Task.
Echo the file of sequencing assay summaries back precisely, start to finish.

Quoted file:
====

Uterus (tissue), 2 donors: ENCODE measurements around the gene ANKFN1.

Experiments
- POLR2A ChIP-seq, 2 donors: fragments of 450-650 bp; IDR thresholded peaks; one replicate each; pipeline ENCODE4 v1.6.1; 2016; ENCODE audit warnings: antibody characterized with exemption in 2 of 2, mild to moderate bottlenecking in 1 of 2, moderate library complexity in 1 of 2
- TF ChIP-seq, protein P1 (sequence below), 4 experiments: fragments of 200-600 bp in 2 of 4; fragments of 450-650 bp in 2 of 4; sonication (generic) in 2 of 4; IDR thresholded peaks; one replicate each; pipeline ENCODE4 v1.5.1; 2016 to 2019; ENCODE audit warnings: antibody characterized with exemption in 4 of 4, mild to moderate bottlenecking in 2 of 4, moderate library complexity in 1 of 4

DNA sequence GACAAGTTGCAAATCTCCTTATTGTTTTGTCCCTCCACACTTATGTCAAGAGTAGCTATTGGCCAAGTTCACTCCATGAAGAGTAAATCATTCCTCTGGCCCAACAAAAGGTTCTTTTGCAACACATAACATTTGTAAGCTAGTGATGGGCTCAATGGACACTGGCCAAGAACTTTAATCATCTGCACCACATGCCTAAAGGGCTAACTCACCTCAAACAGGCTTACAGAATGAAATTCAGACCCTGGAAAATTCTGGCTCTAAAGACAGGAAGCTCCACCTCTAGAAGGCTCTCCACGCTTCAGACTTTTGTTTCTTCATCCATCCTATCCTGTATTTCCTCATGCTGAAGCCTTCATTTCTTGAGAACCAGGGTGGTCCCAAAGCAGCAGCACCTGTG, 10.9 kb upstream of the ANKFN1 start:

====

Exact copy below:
Uterus (tissue), 2 donors: ENCODE measurements around the gene ANKFN1.

Experiments
- POLR2A ChIP-seq, 2 donors: fragments of 450-650 bp; IDR thresholded peaks; one replicate each; pipeline ENCODE4 v1.6.1; 2016; ENCODE audit warnings: antibody characterized with exemption in 2 of 2, mild to moderate bottlenecking in 1 of 2, moderate library complexity in 1 of 2
- TF ChIP-seq, protein P1 (sequence below), 4 experiments: fragments of 200-600 bp in 2 of 4; fragments of 450-650 bp in 2 of 4; sonication (generic) in 2 of 4; IDR thresholded peaks; one replicate each; pipeline ENCODE4 v1.5.1; 2016 to 2019; ENCODE audit warnings: antibody characterized with exemption in 4 of 4, mild to moderate bottlenecking in 2 of 4, moderate library complexity in 1 of 4

DNA sequence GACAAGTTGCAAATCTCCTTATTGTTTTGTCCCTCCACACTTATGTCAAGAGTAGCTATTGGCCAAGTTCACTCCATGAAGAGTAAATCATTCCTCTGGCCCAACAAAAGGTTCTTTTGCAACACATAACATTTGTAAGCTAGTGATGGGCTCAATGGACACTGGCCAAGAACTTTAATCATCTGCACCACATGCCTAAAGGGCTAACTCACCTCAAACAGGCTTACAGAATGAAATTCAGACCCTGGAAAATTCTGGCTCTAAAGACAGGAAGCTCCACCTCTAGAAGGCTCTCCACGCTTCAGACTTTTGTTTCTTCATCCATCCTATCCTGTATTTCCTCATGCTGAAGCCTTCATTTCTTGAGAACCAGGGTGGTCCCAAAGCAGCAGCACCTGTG, 10.9 kb upstream of the ANKFN1 start: